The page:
May 28, 2004

Feral Argentinian Monk Parakeets on the Chicago Southside Legend has it these longtime Hyde Parkers protected a Mayor's tenure in office. The parakeets even had their own bodyguards. To me, they are the Hyde Park Wind-Up Birds. When I walk to work in the morning and hear them in their nests, I know impending doom will soon descend upon me.
  • They're doomladen, alright. Oh. Oh. Scary. Disturbing. Green with sharp pointy beaks. Pointy bird, oh pointy pointy, etc. They're gonna spread across the country like a damn plague, boyo. aaaaaaargh! I just thought I'd add a comment to your post cos it looked so lonely. It was good, btw. Interesting. I'd heard of 'em before but it was good to see all those links together like that. I think parrots are nize. They are noisy, and they do shit a lot, and they can strip Aunt Betty's prize fig tree in half an hour, but I like them anyway. I'm simple like that. I think the US is better off with parrots.
  • southsiders? white sox fans! bah!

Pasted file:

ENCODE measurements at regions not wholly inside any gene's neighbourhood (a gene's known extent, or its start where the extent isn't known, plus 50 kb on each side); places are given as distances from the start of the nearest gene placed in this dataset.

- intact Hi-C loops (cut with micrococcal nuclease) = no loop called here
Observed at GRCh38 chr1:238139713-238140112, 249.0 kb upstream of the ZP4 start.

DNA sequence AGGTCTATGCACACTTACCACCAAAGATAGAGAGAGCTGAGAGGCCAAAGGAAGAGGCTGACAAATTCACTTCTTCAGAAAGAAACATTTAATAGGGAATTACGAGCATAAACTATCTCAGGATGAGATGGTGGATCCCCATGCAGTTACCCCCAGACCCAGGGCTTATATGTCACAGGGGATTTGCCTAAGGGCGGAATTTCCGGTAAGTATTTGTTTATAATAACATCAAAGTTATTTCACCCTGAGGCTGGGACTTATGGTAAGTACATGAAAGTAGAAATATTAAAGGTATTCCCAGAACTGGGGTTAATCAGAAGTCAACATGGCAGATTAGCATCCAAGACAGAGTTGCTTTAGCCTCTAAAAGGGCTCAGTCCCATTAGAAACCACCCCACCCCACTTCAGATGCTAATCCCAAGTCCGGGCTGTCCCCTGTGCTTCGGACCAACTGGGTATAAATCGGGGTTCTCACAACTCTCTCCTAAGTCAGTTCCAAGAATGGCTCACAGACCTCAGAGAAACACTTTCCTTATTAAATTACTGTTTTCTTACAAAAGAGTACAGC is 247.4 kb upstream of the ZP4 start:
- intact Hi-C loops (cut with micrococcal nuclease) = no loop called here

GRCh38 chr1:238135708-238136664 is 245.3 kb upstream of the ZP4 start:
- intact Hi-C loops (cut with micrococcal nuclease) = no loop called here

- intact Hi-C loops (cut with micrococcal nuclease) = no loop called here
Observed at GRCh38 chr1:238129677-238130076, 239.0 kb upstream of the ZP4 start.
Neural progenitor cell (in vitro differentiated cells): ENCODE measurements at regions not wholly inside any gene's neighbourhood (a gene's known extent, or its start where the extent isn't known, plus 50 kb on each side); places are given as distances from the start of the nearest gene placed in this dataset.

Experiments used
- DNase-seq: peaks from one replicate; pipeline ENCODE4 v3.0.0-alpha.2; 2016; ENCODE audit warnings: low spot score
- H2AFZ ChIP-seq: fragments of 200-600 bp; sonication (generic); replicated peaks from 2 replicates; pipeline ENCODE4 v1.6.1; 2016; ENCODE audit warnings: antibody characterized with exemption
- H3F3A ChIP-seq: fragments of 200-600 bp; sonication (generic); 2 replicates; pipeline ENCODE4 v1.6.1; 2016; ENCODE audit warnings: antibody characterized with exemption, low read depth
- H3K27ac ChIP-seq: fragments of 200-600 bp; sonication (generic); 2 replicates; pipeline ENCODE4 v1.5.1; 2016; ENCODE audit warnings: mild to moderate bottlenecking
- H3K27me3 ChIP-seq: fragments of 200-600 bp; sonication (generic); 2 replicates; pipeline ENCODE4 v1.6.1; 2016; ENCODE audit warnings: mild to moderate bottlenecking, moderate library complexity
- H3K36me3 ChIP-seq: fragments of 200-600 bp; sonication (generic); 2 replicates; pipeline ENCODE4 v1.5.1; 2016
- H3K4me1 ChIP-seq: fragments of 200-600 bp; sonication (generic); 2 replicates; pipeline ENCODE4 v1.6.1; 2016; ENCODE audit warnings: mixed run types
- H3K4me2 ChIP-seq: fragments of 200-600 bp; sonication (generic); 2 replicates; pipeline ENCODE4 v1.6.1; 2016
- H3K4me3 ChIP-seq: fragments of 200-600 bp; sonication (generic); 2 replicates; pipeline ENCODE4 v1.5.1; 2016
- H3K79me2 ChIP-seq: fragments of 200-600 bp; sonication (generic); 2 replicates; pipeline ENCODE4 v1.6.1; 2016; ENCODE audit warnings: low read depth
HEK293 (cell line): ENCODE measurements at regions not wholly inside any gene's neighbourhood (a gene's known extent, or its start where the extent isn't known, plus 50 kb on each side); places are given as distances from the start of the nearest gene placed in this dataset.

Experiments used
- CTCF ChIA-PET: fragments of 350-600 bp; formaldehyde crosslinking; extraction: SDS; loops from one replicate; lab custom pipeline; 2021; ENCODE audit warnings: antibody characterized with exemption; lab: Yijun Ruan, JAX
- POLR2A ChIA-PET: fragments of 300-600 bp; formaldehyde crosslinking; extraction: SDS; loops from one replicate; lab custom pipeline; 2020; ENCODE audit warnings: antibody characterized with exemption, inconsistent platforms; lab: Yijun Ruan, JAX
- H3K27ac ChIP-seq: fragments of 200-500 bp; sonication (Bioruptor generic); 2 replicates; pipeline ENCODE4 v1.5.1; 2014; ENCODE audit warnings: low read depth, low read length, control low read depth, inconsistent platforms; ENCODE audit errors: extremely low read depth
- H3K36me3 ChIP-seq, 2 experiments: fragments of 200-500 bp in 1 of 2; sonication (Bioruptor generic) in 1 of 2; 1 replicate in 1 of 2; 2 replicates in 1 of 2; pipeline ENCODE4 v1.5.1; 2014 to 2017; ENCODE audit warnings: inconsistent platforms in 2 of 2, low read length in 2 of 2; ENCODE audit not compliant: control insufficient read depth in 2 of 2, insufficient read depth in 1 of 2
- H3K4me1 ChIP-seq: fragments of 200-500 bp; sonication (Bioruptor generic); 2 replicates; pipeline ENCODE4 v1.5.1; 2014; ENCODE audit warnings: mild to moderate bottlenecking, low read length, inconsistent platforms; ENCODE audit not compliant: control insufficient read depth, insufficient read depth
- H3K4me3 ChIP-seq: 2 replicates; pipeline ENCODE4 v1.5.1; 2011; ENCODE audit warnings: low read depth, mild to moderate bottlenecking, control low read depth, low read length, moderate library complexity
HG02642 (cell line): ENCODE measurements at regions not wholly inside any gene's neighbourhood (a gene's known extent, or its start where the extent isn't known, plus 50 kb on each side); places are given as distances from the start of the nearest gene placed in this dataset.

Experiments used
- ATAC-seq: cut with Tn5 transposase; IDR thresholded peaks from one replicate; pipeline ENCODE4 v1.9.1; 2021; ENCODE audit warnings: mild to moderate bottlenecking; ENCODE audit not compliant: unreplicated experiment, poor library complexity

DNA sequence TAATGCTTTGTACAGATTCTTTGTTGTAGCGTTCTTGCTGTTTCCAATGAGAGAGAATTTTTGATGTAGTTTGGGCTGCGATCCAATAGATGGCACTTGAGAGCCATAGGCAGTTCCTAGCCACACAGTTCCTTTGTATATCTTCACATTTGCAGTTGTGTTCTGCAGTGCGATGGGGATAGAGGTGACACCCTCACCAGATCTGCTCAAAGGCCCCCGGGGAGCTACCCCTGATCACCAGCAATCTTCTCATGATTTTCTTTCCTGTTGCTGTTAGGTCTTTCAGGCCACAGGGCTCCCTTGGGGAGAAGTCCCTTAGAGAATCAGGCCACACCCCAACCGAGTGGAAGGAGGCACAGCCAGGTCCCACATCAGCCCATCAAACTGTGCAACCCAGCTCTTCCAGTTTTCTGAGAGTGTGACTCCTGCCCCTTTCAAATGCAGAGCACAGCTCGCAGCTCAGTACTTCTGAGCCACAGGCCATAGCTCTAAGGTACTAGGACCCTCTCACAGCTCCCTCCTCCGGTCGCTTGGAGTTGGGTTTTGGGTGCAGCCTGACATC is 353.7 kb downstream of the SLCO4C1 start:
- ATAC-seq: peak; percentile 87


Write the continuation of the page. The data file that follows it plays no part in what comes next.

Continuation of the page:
• Sidedish, please don't tell me you're a Cubbie! Myself, my favorite bird is the Cardinal.
  • Messy nesters, aren't they? They'd be colorful to watch though. So what happens if they learn to speak? Would you get a bunch of 'keets going, "Yo, Bro, wassup?" in a Chicago accent?
  • These parrots (Monks or Quakers) are suceeding in what's not a hospitable climate because they build nests in colonies or 'apartments', which can attain a large size. They're about twelve inches or so from head to tail, larger than the familiar small budgie or parakeet. They are noisy -- and have been banned in many places, alas. Why? Because formerly, the eastern US had a native parrot, the Carolina parakeet, which was about this same size; it seems possible the niche the colourful Carolina parakeet filled still exists, so many states in the US are fearful of the Monk/Quaker parrot becoming naturalized and spreading to the detriment of agriculture. The Carolina parakeet became extinct about the same time as the no less extinct American passenger pigeon.